Respondent has used the disputed domain name <tataagro.com> to direct Internet users to a website that incorporates a distinctive TATA device mark (stylized “T” within an oval), and the TATA word trademark accompanied by the term “Agro”. On that website, Respondent has offered investment products, referring to itself as “TATA AGRO HOLDING”. That website has displayed a testimonial from a person stated to be the CEO of “TATA AGRO HOLDING”, who Complainant claims is in fact a senior officer of a subsidiary of Complainant that is involved in investments and listed on two public securities exchanges in India. The website under <tataagro.com> includes photographs of this executive used without his knowledge or consent, and includes a forged replica of his signature according to Complainant. The other disputed domain names inter alia, have directed Internet users to pay-per-click (PPC) webpages that include a number of “TATA” combination terms, including, for example, “TATA Finance”, “TATA Motors” and “TATA Mutual Funds”. Complainant indicates these terms have linked Internet users to providers of goods and services competing with those of Complainant. Some changes have been made to the content of these listings since Complainant initiated proceedings against Respondent in the Delhi High Court in India.
The Registration Agreement between Respondent and the Registrar subjects Respondent to dispute settlement under the Policy. The Policy requires that domain name registrants submit to a mandatory administrative proceeding conducted by an approved dispute resolution service provider, one of which is the Center, regarding allegations of abusive domain name registration and use (Policy, paragraph 4(a)).
5. Parties’ Contentions
Complainant alleges that it owns rights in the trademark and service mark (hereinafter “trademark”) TATA based on common law and statutory rights, and as evidenced by registration in India and other countries. Complainant argues that the trademark TATA is well-known in India and other countries.
Complainant contends that the disputed domain names are identical and confusingly similar to its TATA trademark, particularly as the disputed domain names combine a term that identifies a line of business in which Complainant has long-standing presence.
Complainant argues that Respondent lacks rights or legitimate interests in the disputed domain names because: (1) Complainant has not authorized Respondent to use its trademark; (2) Respondent may propose to offer the disputed domain names for sale; (3) Respondent’s use of the disputed domain names is not bona fide because Respondent is using the disputed domain names to cause initial interest confusion; and (4) there is no plausible explanation for Respondent to use the disputed domain names since Complainant has the exclusive right to use its trademark.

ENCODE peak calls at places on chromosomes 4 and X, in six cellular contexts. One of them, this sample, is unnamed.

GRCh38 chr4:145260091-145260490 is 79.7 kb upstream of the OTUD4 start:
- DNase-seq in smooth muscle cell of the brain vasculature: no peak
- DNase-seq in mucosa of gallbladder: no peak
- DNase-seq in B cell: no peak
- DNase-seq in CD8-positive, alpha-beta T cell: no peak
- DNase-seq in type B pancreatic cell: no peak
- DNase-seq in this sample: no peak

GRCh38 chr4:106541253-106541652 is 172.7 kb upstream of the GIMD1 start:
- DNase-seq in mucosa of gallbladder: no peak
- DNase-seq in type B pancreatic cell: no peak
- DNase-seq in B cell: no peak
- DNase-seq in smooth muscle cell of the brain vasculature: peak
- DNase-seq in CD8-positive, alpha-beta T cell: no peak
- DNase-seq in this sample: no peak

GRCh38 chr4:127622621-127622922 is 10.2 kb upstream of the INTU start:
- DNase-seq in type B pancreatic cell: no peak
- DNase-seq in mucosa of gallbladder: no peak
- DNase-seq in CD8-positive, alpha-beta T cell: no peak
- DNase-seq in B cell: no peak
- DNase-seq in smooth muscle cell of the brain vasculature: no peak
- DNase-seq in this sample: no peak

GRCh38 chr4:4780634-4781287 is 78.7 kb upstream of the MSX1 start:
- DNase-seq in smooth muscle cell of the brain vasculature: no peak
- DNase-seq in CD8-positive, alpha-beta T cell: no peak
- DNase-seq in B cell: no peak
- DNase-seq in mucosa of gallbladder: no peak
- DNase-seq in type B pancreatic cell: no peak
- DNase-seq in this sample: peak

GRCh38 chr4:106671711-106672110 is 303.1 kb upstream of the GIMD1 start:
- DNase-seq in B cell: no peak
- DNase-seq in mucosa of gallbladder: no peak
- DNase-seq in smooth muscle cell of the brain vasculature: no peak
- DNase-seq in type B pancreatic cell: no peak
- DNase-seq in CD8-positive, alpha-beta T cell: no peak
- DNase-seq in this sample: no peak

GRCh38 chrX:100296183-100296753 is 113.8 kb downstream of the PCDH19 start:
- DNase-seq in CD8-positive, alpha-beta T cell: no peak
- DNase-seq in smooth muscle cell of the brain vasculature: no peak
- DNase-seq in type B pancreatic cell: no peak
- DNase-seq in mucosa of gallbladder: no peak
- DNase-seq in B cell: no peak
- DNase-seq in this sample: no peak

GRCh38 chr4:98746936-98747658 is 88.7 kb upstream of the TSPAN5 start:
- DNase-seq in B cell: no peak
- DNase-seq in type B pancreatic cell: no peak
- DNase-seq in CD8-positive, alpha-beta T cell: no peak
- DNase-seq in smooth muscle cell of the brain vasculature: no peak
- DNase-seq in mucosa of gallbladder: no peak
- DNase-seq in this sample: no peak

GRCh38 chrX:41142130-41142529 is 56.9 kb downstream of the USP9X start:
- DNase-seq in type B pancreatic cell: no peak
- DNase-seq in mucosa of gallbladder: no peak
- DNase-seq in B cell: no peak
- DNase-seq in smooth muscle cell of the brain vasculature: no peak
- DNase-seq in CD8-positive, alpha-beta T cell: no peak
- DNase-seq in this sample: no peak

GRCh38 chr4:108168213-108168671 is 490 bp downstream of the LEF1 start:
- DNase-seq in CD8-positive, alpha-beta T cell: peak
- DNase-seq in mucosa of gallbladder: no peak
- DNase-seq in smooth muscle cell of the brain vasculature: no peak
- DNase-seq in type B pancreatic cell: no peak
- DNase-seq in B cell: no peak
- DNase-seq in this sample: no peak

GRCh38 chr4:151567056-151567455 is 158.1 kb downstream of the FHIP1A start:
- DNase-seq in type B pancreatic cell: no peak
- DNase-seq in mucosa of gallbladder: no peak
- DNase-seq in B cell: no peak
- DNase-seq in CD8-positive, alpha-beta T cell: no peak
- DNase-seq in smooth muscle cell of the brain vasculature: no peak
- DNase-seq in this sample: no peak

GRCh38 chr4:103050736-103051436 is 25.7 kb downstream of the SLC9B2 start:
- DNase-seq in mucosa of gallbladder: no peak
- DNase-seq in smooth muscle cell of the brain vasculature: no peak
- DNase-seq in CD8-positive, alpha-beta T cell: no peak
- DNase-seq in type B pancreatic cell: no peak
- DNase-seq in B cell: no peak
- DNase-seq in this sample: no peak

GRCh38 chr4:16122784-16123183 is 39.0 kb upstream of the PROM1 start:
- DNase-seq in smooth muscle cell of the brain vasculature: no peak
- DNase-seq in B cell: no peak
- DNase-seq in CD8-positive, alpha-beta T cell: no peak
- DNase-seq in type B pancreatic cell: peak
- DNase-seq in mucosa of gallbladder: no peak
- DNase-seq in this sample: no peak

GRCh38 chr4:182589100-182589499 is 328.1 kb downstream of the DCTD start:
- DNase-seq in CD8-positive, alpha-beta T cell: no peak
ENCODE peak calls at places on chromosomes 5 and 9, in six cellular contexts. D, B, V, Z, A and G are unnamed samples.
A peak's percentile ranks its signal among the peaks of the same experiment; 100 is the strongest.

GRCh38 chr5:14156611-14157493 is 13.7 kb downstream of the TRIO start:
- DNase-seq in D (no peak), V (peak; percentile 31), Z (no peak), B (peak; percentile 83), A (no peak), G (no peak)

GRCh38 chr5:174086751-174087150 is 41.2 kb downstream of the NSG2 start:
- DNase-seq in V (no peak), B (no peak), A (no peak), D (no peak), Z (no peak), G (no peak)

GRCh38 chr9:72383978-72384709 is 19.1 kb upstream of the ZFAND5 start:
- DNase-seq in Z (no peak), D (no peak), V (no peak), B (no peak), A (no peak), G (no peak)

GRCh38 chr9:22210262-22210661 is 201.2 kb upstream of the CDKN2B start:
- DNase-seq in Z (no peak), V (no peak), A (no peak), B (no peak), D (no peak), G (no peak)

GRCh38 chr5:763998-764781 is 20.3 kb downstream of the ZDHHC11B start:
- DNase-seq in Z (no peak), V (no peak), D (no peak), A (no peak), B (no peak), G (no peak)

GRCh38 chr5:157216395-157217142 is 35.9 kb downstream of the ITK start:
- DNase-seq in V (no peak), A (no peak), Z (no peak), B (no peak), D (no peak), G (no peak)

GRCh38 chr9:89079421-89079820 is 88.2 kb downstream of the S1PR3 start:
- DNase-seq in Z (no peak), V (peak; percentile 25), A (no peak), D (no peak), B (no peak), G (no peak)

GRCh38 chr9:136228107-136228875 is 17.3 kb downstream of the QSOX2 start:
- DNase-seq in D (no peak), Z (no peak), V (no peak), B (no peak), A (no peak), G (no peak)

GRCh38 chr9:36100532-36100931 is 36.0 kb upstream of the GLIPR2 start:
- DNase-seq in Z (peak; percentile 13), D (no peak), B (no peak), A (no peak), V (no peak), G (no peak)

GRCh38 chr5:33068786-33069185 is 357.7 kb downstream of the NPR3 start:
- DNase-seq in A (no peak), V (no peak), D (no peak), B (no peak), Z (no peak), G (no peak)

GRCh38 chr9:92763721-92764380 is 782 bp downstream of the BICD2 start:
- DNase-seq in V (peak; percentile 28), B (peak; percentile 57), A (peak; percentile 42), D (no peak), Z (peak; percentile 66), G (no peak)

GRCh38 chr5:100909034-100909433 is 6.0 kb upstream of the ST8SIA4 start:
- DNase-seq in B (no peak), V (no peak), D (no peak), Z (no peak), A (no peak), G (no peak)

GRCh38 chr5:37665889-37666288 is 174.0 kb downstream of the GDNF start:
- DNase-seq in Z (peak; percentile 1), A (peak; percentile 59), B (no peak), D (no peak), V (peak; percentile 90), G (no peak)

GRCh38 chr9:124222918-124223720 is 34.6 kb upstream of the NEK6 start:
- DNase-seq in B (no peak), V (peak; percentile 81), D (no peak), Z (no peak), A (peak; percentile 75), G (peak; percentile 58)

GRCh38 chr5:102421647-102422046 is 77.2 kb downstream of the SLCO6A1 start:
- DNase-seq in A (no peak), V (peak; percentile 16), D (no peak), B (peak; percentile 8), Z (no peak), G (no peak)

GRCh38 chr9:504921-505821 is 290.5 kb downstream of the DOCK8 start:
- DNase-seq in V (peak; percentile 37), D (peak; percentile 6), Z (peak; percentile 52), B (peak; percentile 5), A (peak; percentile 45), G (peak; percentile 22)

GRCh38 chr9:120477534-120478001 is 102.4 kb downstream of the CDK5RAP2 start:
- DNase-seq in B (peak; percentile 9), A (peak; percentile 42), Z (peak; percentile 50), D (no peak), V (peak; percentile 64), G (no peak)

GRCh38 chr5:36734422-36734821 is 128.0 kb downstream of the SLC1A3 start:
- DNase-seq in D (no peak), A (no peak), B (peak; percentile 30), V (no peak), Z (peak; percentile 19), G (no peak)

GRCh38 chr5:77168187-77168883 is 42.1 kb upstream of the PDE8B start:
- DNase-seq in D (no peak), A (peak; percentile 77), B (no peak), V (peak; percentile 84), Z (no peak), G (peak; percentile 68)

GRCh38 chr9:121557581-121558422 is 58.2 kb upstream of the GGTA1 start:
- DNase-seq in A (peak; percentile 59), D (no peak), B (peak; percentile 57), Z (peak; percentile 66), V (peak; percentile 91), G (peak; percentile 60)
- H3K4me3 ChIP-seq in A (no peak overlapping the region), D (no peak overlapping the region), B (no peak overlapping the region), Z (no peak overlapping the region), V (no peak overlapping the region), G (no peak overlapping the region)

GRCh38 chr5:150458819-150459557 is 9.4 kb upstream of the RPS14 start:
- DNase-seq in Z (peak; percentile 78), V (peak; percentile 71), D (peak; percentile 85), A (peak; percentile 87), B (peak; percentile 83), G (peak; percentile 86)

Complainant alleges that Respondent registered and is using the disputed domain names in bad faith because: (1) Complainant’s trademark is well-known and Respondent must have known of Complainant’s trademark when it registered the disputed domain names; (2) Respondent was aware of the commercial value of Complainant’s trademark and related domain names when it registered the disputed domain names and sought to take unfair advantage of that commercial value; (3) the website established by Respondent at the disputed domain name <tataagro.com> used Complainant’s well-known device mark, Complainant’s slogan (i.e. “Leadership with Trust”), fraudulently stated that a senior officer of Complainant was Respondent’s CEO, and provided bank account information for Respondent (pursuant to an on-line chat initiated by Complainant’s representative), all indicating that Respondent was intending to defraud Internet users; (4) Respondent registered and is using the disputed domain names to prevent Complainant from registering its trademark in corresponding domain names; (5) Respondent’s registration of Complainant’s well-known trademark in the disputed domain names is sufficient in itself to constitute bad faith; and (6) Respondent has used Complainant’s trademark on the websites associated with <tataagro.biz>, <tataagro.net> and <tataagro.org> to falsely suggest that Respondent is involved in the businesses associated with its trademark, and has directed Internet users to goods and services competing with those of Complainant, taking unfair advantage of Complainant’s rights.
Respondent did not reply to Complainant’s contentions.
6. Discussion and Findings
The Policy is addressed to resolving disputes concerning allegations of abusive domain name registration and use. The Panel will confine itself to making determinations necessary to resolve this administrative proceeding.
It is essential to Policy proceedings that fundamental due process requirements be met. Such requirements include that a respondent have notice of proceedings that may substantially affect its rights. The Policy and the Rules establish procedures intended to ensure that respondents are given adequate notice of proceedings commenced against them and a reasonable opportunity to respond (see, e.g., Rules, paragraph 2(a)).